Kevin Kelly: To me, there's nothing that makes me more optimistic than reading history. During COVID, we read up and watched many lectures on what actually happened during the Black Death, during the plague. Oh my gosh. It was just horrific in so many ways. It was very rapid, with entire families being wiped out except for one person. It was really phenomenal. Of course, they didn't even have the highest level of living standards to begin with. But this was just really plunged them to the depths. If you read anything about how slavery was endemic for most cultures around the world, it was really bad. So I always liked the Obama challenge, which is, you're going to be born somewhere in the world with no control over what rank you are or what gender you are. It's like what year do you want to be born in.  It's like you do not want to be born in the past.

David Gardner: [laughs]

Kevin Kelly: We do not want to be born in the past where you're randomly going to be born somewhere in the world, and most people had it really tough, and particularly the women. So you can see progress in that way, more than just longevity, just control of your time, pain, all kinds of things.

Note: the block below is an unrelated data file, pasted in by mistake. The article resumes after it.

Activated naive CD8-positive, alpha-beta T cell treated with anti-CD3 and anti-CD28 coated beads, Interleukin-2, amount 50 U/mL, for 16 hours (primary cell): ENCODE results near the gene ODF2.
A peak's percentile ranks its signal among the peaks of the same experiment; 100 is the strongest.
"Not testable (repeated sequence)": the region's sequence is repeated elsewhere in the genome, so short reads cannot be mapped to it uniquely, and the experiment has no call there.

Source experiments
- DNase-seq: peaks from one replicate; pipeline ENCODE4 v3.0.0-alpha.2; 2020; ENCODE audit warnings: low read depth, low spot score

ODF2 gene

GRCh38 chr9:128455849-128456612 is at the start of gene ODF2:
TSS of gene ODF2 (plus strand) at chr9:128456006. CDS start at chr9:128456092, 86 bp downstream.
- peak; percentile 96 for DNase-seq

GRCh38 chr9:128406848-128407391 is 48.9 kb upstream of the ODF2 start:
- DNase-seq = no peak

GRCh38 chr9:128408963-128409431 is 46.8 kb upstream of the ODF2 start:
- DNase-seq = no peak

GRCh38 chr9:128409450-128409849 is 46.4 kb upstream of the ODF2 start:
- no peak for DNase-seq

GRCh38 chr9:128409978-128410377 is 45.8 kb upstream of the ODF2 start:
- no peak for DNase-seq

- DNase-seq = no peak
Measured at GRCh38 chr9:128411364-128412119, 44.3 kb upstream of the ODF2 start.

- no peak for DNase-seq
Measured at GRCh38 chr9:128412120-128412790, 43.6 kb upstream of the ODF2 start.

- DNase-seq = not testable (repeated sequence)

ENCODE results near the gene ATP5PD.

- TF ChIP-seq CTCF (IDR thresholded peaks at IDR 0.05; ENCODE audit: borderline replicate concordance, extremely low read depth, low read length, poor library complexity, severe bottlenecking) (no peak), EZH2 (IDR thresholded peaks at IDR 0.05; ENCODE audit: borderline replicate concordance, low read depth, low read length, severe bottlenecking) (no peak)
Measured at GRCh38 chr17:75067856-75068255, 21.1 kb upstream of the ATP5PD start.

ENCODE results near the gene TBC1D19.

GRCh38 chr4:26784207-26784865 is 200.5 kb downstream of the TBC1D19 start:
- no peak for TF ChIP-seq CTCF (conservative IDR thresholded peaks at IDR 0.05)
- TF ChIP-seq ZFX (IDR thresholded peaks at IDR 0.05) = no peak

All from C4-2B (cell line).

David Gardner: Before we go to our final quote, I just want to underline one quick investment point about your go with the option that opens up yet more options. One of the words that I've used regularly over the years for my own signature style of investing is optionality. I know, you know what that means.

Kevin Kelly: [laughs]

David Gardner: I think a lot of people do too, but I don't think enough that the world understands the power of companies. Alphabet is a great example, and Amazon is a great example, and many. ironically perhaps, of the best stocks of our time, the stocks that you want to have had in your portfolio, are companies that exhibit extreme optionality. It does seem with as they go with their option, whatever their initial business model is, it opens up more options to your point, Kevin. So I want to make sure there's a real clear parallel in my fellow Fools' minds here that what Kevin is saying about go with the option, it opens up yet more options, is awesome advice for entrepreneurs and for investors buying into certain stocks over certain others. So I'm a huge optionality buff.

Kevin Kelly: I haven't heard your definition. Could you summarize that to me in just one sentence. You hinted at it, but optionality, meaning that companies that are increasing the options in which they can do business?

David Gardner: So companies who's very nature is such that they have increasing numbers of options with their widget or platform, or cultural or innovative idea. It was once pointed out to me by Andy Cross, our Chief Investment Officer here at the Fool. There are actually a lot of differences between [laughs] me and Buffett that don't actually make me look very good, but he said the difference between you is that you are looking for companies with infinite possible futures, and Buffett is looking for companies with one definite future. You think about say it's candies or Geico insurance. I loved AOL back in the day, my first 100-bagger stock because I saw it could be so much more or Amazon started. You remember this, Kevin, Earth's biggest bookseller. Of course, you do so.